[07/05/11 - 11:12 PM]
The Futon's First Look: "Weekends at Bellevue" (FOX)
By Brian Ford Sullivan (TFC)

Please note: As a courtesy, please do not reproduce these comments to newsgroups, forums or other online places. Links only please.

Welcome once again to our annual "first look" at the broadcast networks' offerings for the 2011-2012 season, now in its sixth year! Each day we'll walk you through one of the new series set to premiere next season (or one that didn't make the cut) and go over our initial impressions after viewing the pilot. Keep in mind that a lot can change from what's being screened right now - recasting, reshooting, etc. - but we still want to give you a heads up on what you should (and shouldn't) keep on your radar in the coming months. So enough of our rambling, on with the show!

[IMPORTANT NOTE: The following is based on the original sales presentation which was screened to us privately or supplied by a third party NOT an informational, not-for-review screener provided by the network in question.]

(written by Lisa Zwerling; directed by Jack Bender; TRT: 45:42)

The network's description: No official description was released.

What did they leave out? The project, originally developed by NBC, is based on Julie Holland's memoir of the same name.

The plot in a nutshell: "You're like young Luke Skywalker," Diane Wallace (Janet McTeer) explains to psychiatric doctor Ellie Harlow (Lauren Ambrose), her new hire at the Bellevue Hospital Center in New York City. "You're powerful but out of control. I can help you but I can't do it alone." And she's right too as Ellie proves to be critical in handling the weekend's latest intakes: a man (Dallas Roberts) convinced he can meld his consciousness with a computer, a woman (apologies as I didn't recognize the actress) who refuses surgery to fix a brain aneurysm in order to attend her daughter's wedding and an athlete (likewise) who's showing symptoms of schizophrenia. Her philosophy: listen, improvise, and deal with the problem in front of you.

Most of all though: don't fight a patient's delusions ("Telling an acutely psychotic patient that he's crazy will get your ear torn off," she notes). Said methodology serves as a welcome wake-up call to her by-the-book interns, Casey (Amber Stevens) and Andrew (Aaron Yoo), but rubs her colleague Ben Jacobs (David Alpay), whom she went to medical school with (and he fosters unrequited feelings for), the wrong way. She likewise butts heads with Jared Knox (Eric Winter), the hospital's hunky ER doc who initially overrides her orders, and the aforementioned Diane after stirring the pot during a group therapy session. You see, Ellie doesn't believe in talking out one's problems.

Because if she did she might actually have to face her own issues: she's still reeling from her mother's suicide a year ago and has been flirting with the idea herself ever since. She tells herself her antics - jumping into the freezing river, driving at night without the lights on, etc. - make her feel alive, ignoring the obvious harbinger of what's to come if continues down said path. At the end of the day though, it's the patients themselves that are going to inspire her to stay on the straight and narrow. "The key is to let go of an illusion of perfection," the wife of one such patient reminds her. "Your life is your life, there is no normal."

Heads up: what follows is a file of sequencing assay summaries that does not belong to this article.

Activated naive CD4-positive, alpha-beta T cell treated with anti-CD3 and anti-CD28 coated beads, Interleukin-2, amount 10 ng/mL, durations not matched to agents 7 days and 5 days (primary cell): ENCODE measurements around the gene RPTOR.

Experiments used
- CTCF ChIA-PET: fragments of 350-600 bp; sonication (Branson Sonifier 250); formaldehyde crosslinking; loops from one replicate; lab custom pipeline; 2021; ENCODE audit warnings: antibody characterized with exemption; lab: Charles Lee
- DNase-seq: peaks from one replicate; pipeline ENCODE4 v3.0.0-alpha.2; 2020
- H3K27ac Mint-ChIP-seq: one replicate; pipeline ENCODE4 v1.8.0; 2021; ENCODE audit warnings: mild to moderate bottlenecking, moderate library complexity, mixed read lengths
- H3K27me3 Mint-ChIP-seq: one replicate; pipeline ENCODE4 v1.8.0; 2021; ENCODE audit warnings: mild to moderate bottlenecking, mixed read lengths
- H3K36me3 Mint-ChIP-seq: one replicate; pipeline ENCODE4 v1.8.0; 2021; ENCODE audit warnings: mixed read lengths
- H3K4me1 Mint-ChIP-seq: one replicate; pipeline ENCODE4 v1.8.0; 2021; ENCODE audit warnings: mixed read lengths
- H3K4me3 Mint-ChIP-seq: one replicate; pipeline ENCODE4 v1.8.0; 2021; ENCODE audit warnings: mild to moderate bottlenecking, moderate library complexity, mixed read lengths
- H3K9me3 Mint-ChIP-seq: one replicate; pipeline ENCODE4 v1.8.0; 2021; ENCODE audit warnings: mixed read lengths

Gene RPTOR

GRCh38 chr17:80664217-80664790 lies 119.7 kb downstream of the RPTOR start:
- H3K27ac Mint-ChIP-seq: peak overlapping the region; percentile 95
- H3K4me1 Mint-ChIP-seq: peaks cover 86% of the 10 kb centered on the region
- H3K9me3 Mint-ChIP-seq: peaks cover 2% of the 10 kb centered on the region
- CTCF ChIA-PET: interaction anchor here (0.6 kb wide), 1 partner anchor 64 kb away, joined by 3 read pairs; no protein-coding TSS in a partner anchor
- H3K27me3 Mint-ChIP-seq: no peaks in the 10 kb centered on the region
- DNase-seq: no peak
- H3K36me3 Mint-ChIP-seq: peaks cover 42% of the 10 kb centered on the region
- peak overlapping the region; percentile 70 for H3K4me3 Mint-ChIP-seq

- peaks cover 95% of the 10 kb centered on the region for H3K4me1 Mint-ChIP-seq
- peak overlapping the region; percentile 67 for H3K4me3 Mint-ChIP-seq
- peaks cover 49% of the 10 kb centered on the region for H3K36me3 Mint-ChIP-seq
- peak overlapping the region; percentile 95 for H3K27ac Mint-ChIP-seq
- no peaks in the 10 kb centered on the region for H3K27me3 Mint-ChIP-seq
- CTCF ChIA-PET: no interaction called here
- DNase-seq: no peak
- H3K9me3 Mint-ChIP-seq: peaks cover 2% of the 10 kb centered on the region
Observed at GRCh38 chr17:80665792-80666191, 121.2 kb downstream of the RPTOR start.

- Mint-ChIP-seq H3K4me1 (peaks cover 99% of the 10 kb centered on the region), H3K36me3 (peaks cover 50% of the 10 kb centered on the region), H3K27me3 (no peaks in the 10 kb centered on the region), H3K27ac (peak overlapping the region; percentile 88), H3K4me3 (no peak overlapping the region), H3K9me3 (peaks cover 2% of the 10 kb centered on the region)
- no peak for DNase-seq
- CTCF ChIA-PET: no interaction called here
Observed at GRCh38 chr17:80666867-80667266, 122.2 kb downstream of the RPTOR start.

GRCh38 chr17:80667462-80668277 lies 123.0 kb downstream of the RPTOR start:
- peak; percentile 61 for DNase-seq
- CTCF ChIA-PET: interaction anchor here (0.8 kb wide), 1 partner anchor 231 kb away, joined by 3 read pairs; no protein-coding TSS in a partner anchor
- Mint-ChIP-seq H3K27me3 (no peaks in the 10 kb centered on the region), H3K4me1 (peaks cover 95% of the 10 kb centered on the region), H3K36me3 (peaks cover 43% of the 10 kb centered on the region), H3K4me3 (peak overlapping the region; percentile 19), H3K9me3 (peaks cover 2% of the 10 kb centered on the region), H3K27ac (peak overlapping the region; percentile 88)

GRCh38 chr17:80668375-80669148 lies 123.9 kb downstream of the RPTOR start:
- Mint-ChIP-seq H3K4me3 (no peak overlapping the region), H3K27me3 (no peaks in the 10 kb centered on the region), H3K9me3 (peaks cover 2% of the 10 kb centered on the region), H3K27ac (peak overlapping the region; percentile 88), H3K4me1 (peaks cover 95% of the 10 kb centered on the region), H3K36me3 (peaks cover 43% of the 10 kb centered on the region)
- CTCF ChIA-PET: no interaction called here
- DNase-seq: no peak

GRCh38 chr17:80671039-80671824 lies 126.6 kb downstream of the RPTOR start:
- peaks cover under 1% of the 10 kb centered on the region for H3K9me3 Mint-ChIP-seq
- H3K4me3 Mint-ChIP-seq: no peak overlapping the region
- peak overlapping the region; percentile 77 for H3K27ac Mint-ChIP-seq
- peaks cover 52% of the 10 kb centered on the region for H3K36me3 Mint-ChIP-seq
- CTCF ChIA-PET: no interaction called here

What works: There's a solemn, almost sweet kernel of truth that rattles around the show, that for all the efforts to diagnose those we deem as crazy, they're still the very real heroes of their own stories. Opting against life saving surgery and feeding computer wire into your arm are obviously crazy to you and me, but to the patient it's as honest and forthright of a choice as any. When "Bellevue" stops to consider said idea there's almost a beautiful aura to it, one that director Jack Bender manages to capture in a handful of far too fleeting moments.

What doesn't: For the most part though, "Bellevue" is frustratingly haphazard and unfocused. Acts break on odd moments, patients disappear for long stretches of time and characters just kind of saunter in and offer up random predilections. It also doesn't do itself any favors by frontloading Ellie's craziness: she's initially shown making the aforementioned leap from a boat only to appear in the next scene dry as a bone wearing the same clothes. We're likewise privy to a series of flashbacks illustrating another such attempt, one that presumably was real. It ultimately gives a confusing aura to the show's proceedings, not to mention our understanding of Ellie.

Further complicating matters is that the doctors don't really solve any cases, they just kind of peter out on their own after their initial inertia dissipates. And while the end result can be earnest moments like the ones detailed above, it doesn't make for particularly compelling television. Coupled with what feels like the randomist of plot developments - Ellie, for instance, has to go to a cocktail party to charm money for Diane's MDMA therapy research as punishment for her antics group therapy - and there really isn't a throughline that grabs you and makes you want to invest in what happens to the patients or what's to come with the doctors themselves. Ambrose and company - which also includes Xzibit as the ward's amusingly pragmatic nurse Gus - do their best to tie things together but it's...

The bottom line: ...not enough to pull you in.

  [july 2011]  


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